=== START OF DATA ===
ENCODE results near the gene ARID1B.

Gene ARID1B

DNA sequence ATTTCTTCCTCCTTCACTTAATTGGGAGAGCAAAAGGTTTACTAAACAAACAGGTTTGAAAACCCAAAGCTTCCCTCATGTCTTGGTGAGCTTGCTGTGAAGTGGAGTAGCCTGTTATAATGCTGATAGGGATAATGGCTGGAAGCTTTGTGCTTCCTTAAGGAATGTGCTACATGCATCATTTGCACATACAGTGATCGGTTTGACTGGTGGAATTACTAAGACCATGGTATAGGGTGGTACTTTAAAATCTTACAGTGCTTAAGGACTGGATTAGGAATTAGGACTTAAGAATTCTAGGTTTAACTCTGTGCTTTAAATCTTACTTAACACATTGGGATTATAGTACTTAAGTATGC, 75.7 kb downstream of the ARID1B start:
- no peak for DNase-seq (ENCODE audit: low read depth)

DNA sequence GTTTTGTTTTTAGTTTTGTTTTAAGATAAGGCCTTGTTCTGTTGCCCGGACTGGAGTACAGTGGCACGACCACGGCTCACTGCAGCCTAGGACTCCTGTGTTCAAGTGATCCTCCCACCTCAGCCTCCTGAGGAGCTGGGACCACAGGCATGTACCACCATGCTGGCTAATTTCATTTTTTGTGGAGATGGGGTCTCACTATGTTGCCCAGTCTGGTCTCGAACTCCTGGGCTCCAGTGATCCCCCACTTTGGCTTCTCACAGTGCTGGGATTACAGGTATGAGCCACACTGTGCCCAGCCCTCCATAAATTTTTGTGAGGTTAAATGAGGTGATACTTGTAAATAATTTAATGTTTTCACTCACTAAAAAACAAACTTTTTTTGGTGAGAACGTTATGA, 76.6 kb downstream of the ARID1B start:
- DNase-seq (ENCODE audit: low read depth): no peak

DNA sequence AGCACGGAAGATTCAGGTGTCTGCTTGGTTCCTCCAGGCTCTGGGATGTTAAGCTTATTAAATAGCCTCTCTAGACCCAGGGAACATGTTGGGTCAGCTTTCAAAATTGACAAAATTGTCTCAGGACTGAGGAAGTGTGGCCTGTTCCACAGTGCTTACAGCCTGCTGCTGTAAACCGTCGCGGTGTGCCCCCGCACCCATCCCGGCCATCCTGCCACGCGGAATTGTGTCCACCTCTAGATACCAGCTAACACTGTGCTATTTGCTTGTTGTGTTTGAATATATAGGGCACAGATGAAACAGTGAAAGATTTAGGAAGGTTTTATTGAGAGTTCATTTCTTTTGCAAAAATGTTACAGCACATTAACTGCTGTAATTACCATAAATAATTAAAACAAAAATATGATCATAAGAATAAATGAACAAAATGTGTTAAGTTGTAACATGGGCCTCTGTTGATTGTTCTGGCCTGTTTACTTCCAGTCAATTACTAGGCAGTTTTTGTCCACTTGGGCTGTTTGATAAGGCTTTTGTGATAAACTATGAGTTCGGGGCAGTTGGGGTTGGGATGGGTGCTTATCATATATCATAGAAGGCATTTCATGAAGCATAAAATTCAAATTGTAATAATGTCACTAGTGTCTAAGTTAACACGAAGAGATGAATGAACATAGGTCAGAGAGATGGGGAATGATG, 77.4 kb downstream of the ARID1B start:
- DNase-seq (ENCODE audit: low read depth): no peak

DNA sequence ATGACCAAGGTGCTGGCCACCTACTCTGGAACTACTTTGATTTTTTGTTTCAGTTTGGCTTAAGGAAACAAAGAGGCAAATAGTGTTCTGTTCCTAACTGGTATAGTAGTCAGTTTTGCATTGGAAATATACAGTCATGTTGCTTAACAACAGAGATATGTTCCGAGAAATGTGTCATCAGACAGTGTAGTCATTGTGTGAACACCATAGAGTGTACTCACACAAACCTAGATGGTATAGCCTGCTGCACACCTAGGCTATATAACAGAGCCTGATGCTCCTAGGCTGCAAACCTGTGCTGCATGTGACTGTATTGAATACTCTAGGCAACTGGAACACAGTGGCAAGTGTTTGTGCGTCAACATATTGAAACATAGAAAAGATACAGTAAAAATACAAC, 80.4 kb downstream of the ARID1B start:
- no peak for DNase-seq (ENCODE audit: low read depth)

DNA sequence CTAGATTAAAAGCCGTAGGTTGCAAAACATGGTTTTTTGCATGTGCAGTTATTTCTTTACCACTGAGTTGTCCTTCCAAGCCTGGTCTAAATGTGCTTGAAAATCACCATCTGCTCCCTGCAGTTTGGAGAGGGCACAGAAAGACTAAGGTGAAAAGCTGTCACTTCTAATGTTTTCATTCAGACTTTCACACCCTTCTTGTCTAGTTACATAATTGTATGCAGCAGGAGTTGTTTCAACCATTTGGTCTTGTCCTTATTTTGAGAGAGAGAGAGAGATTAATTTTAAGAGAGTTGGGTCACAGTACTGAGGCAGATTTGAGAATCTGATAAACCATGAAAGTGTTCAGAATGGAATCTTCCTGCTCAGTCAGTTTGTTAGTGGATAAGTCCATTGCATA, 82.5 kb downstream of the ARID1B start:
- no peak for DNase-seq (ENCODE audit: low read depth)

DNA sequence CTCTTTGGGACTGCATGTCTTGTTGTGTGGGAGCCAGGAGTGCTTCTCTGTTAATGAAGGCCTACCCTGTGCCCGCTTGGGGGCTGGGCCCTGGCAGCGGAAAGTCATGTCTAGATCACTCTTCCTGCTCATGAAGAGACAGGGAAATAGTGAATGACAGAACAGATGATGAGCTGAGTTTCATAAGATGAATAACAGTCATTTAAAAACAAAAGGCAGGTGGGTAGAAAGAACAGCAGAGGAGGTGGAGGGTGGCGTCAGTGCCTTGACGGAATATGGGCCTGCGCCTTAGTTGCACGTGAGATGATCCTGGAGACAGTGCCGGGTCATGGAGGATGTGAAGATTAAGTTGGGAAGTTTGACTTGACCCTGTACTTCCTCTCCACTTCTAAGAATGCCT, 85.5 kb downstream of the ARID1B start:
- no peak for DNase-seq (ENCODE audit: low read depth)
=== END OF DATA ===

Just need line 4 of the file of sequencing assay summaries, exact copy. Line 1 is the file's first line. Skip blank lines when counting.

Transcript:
- no peak for DNase-seq (ENCODE audit: low read depth)